David Mamet’s play Oleanna is staged with unique conviction in the intimate space of Asheville Community Theatre’s 35below. The play, originally premiering in 1992, was controversial for its day following the media heat of the Anita Hill and Clarence Thomas controversy. Oleanna deals with accusations of sexual harassment from college student Carol, and the suspicious intentions of her up-and-coming professor, John. The play dares us to choose a side.
In true Mamet style, the plot is secondary to the boldness of the writer’s message. That is what makes him brilliant. It is also what make’s pieces like Oleanna (and his rattling, racially charged play, Edmond) a challenge. In this interpretation, Mamet’s spitfire dialogue still crackles, even across the tamer lips of Kier Klepzig as John, who turns in an interesting performance with a somewhat comedic tone.
However, this production belongs to Chelsey Lee Gaddy who plays Carol. In the beginning, she sits before us like a young and meek Toni Collette but is soon chiseled into a towering Tilda Swinton. Gaddy’s icy and bitter portrayal drives nails into the coffin of John’s future. When Carol nearly opens up about a secret, we witness Gaddy’s face flush and we feel the tremors inside her body. This kind of acting is what up-close stages, such as 35below, were meant for. Gaddy’s performance alone is a must-see — her character is a true radical who will stop at nothing to win a battle of wits. Gaddy is sensational and, thankfully, gives the show a much needed electrical surge.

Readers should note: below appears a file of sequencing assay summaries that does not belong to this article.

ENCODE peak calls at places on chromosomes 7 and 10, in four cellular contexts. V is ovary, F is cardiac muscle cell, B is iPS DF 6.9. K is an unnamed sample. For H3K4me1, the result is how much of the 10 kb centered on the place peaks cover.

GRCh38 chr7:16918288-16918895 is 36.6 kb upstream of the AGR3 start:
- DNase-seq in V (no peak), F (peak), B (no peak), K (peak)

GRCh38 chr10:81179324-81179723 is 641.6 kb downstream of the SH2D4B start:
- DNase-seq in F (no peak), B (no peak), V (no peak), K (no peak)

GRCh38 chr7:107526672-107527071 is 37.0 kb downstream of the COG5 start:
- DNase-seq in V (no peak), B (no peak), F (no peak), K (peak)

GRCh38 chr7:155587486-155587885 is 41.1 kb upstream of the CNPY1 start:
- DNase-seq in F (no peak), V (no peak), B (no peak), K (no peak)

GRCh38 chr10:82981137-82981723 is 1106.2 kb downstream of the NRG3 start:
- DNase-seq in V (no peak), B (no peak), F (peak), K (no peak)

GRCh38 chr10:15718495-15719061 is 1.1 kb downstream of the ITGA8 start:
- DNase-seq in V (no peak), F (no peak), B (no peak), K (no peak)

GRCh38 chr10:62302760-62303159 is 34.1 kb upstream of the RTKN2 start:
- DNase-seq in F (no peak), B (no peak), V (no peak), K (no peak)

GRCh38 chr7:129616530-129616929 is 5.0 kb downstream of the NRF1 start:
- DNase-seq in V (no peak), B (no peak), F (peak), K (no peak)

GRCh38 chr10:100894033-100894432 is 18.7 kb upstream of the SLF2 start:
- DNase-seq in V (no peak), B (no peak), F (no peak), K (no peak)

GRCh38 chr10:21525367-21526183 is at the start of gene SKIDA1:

In fact, the utter strength of Gaddy’s character makes this particular production feel one-sided. In this case, that is OK. She’s so spellbinding that we catch ourselves rooting for the relentless Carol — right or wrong. It makes us feel good (and a little dirty) when she uses John like a tool and he becomes defenseless. We side with her malice, which makes us question our own morals when John cracks.
One has to wonder though, how intense the tug-of-war between the two characters might have been had director Chris Allison dug deeper into the realms of the male character. The undercurrent of sexual tension the show desperately craves is unfortunately missing. However, Allison’s rigidly cool ’90s vibe flickers about, the music taking us back to a specific timeframe. It’s good to feel the pulse of the Reality Bites generation again. It should also be noted that the stage managing of Bonnie Allen was on point and the opening night crowd, on an appropriately cold evening, seemed very pleased with the weight of the play.
As written, Oleanna forces us to contemplate our thoughts on other cases of sexual harassment and alleged rape. Where should the line be drawn, and what is going too far? What truths do we not see behind the closed door? As unfortunate as it may be, the bad stuff is always easier to believe. We just happen to be the observers in the room for this story.
WHERE: 35below, ashevilletheatre.org
WHEN: Through Sunday, Jan. 24. Fridays and Saturdays, at 7:30 p.m.; Sundays, at 2:30 p.m. $15